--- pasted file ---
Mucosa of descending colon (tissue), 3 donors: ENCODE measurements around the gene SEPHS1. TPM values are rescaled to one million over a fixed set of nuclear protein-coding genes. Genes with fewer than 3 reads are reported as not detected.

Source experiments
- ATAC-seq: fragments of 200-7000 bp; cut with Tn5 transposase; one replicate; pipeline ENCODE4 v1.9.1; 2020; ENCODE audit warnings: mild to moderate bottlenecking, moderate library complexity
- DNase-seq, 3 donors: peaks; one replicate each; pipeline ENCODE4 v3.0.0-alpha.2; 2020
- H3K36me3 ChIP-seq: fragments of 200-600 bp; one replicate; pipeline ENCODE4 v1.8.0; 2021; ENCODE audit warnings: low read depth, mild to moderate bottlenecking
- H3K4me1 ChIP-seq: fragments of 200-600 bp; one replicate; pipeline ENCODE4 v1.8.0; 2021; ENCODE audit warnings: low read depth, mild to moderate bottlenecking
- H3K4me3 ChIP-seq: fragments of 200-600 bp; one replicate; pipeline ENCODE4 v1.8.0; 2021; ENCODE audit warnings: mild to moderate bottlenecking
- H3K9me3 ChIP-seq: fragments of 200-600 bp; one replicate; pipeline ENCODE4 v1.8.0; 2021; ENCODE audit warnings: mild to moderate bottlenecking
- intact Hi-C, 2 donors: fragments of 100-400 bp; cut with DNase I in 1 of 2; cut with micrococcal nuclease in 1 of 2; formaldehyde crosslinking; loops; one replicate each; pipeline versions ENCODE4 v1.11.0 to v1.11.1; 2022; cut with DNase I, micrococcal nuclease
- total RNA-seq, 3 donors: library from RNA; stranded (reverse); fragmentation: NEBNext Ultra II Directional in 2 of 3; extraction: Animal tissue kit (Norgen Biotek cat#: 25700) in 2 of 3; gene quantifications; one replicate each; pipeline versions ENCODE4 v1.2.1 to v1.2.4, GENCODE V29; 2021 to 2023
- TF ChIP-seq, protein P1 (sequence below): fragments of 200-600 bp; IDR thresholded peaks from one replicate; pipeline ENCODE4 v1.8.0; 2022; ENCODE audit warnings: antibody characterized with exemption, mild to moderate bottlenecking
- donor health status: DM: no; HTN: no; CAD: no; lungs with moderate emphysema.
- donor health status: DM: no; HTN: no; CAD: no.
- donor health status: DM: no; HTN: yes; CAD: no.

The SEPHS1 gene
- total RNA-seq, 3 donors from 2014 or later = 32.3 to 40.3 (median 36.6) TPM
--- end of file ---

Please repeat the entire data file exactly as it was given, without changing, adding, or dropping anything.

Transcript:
Mucosa of descending colon (tissue), 3 donors: ENCODE measurements around the gene SEPHS1. TPM values are rescaled to one million over a fixed set of nuclear protein-coding genes. Genes with fewer than 3 reads are reported as not detected.

Source experiments
- ATAC-seq: fragments of 200-7000 bp; cut with Tn5 transposase; one replicate; pipeline ENCODE4 v1.9.1; 2020; ENCODE audit warnings: mild to moderate bottlenecking, moderate library complexity
- DNase-seq, 3 donors: peaks; one replicate each; pipeline ENCODE4 v3.0.0-alpha.2; 2020
- H3K36me3 ChIP-seq: fragments of 200-600 bp; one replicate; pipeline ENCODE4 v1.8.0; 2021; ENCODE audit warnings: low read depth, mild to moderate bottlenecking
- H3K4me1 ChIP-seq: fragments of 200-600 bp; one replicate; pipeline ENCODE4 v1.8.0; 2021; ENCODE audit warnings: low read depth, mild to moderate bottlenecking
- H3K4me3 ChIP-seq: fragments of 200-600 bp; one replicate; pipeline ENCODE4 v1.8.0; 2021; ENCODE audit warnings: mild to moderate bottlenecking
- H3K9me3 ChIP-seq: fragments of 200-600 bp; one replicate; pipeline ENCODE4 v1.8.0; 2021; ENCODE audit warnings: mild to moderate bottlenecking
- intact Hi-C, 2 donors: fragments of 100-400 bp; cut with DNase I in 1 of 2; cut with micrococcal nuclease in 1 of 2; formaldehyde crosslinking; loops; one replicate each; pipeline versions ENCODE4 v1.11.0 to v1.11.1; 2022; cut with DNase I, micrococcal nuclease
- total RNA-seq, 3 donors: library from RNA; stranded (reverse); fragmentation: NEBNext Ultra II Directional in 2 of 3; extraction: Animal tissue kit (Norgen Biotek cat#: 25700) in 2 of 3; gene quantifications; one replicate each; pipeline versions ENCODE4 v1.2.1 to v1.2.4, GENCODE V29; 2021 to 2023
- TF ChIP-seq, protein P1 (sequence below): fragments of 200-600 bp; IDR thresholded peaks from one replicate; pipeline ENCODE4 v1.8.0; 2022; ENCODE audit warnings: antibody characterized with exemption, mild to moderate bottlenecking
- donor health status: DM: no; HTN: no; CAD: no; lungs with moderate emphysema.
- donor health status: DM: no; HTN: no; CAD: no.
- donor health status: DM: no; HTN: yes; CAD: no.

The SEPHS1 gene
- total RNA-seq, 3 donors from 2014 or later = 32.3 to 40.3 (median 36.6) TPM